Guest Expert: Carolyn Howard-Johnson, author of the HowToDoItFrugally series of books for writers.
First impressions are important. We all are aware of that as we brush our teeth and try to unknot the rat’s nests from the back of our hair each morning. In fact, first impressions are part of our marketing efforts, too. Whether we are marketing ourselves (say, an interview or a TV appearance) or marketing our books via e-mail, editing is an essential part of that first-impression effort called a query letter or proposal. Thus editing is an integral part of marketing campaign.
Here are a scattering of helps gleaned from my HowToDoItFrugally Series of books but especially my Frugal Editor.
Five Editing Myths Waiting To Trip Up Your Campaign to Market Your Work
- If your English teacher told you something is OK, it is.
(No! Language rules and style guidelines have changed since you were a sophomore.)
- If a manuscript or query is grammar-perfect, you’ll make a great first impression.
(No! Lots of things that are absolutely grammatically correct will annoy publishers, agents and others.)
- Always use your Spell and Grammar Checker.
(Maybe. Some well-known editors suggest you don’t use it at all but The Frugal Editor gives you dozens of ways to make it your partner instead of your enemy.)
- Your publisher will assign a top-flight editor so you don’t need to worry about your manuscript.
(Maybe, but don’t count on it. Besides you can be a better partner for an editor if you know something about the process–and you’ll also know better when to nix her suggestions! In any case, I suggest hiring an editor of your own before you submit your manuscript.)
- Formatters and editors will take care of the hyphens, ellipses and all the other grungy little punctuation marks that English teachers avoided teaching because they didn’t know how to use them either.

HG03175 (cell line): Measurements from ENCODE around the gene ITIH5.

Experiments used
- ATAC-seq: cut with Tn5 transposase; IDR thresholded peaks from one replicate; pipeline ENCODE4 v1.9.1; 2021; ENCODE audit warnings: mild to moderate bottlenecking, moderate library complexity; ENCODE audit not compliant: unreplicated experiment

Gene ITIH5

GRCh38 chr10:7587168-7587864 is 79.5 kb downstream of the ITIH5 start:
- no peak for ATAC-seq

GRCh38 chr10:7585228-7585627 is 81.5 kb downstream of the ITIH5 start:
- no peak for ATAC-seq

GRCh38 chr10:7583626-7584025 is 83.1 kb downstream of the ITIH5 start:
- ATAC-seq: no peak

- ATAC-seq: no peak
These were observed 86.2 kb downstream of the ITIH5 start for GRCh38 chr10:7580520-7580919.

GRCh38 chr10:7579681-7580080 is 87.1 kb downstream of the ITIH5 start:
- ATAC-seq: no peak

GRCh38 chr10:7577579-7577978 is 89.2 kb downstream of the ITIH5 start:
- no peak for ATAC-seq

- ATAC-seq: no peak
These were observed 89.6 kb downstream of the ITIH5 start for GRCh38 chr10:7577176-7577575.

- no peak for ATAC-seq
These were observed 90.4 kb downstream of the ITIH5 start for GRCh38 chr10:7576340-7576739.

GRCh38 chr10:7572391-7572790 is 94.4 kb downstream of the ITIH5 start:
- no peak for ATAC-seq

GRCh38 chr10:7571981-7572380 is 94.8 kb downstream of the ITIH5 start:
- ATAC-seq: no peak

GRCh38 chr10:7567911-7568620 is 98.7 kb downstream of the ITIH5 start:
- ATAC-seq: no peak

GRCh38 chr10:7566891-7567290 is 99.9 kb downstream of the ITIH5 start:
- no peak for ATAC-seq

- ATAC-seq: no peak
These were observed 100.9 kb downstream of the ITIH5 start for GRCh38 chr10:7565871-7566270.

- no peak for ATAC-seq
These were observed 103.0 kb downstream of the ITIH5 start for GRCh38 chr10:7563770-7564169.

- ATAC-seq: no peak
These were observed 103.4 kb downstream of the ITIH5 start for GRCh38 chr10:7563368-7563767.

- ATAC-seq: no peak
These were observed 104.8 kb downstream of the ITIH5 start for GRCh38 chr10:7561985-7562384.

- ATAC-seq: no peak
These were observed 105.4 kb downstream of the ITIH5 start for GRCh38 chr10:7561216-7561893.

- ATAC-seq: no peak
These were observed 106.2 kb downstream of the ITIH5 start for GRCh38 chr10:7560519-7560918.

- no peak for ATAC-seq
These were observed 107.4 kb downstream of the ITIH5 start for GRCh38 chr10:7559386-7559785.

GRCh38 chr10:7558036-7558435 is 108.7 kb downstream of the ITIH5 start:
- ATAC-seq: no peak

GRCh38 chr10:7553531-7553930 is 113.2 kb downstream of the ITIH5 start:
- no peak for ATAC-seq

(Chances are, you’ll catch even great formatters and editors in an error or two if you know your stuff!)
Five Things to Avoid for a Pristine Query Letter
We are selling our work when we approach any gatekeeper, an editor, an agent, a contest judge. Here are five little things to avoid so you’ll look like the professional you are.
- Don’t tell the gatekeeper you always wanted to write. You can think of something more pertinent to your cause (and something more original!) than that.
- Don’t use the verb “quote” when you want the noun “quotation.” Some stylebooks will tell you that it’s OK, but agents can be a picky lot. Use zero-tolerance grammar rules for your queries.
- Don’t pitch more than one book at time. You want to give that one your best shot.
- Don’t call your novel a “fictional novel.” By definition, a novel is fiction.
- Don’t overdo exclamation marks, question marks, or the use of sentence fragments. (Yes, fragments are acceptable when they’re used for a good reason.).
Here’s one last suggestion for fiction writers ’cause they’re so often neglected when it comes to marketing. Avoid using italics for internal thought in the synopses sections of your marketing tools or in the sample chapters you must include.. It is being done more and more but using them often becomes a crutch that fiction to avoid writing great transitions and point-of-view; the best agents and publishers will recognize it as such.
Our BookBuzzr columnist is Carolyn Howard-Johnson, an award-winning author of both fiction and nonfiction, a former publicist for a New York PR firm and an instructor for the renowned UCLA Extension Writers’ Program. She is an editor with years of publishing and editing experience including national magazines, newspapers and her own poetry and fiction. Learn more about the author at http://HowToDoItFrugally.com. Her The Frugal Book Promoter: How to Do What Your Publisher Won’t won USA Book News’ best professional book award and the Irwin Award. The Frugal Editor: Put Your Best Book Forward to Avoid Humiliation and Ensure Success is top publishing book for USA Book News and Reader Views Literary Award. The Great First Impression Book Proposal: Everything You Need To Know To Sell Your Book in 20 Minutes or Less is a helpful little booklet available at www.budurl.com/bookproposalreport . And don’t miss another booklet Great Little Last-Minute Editing Tips for Writers: The Ultimate Frugal Booklet for Avoiding Word Trippers and Crafting Gatekeeper-Perfect Copy.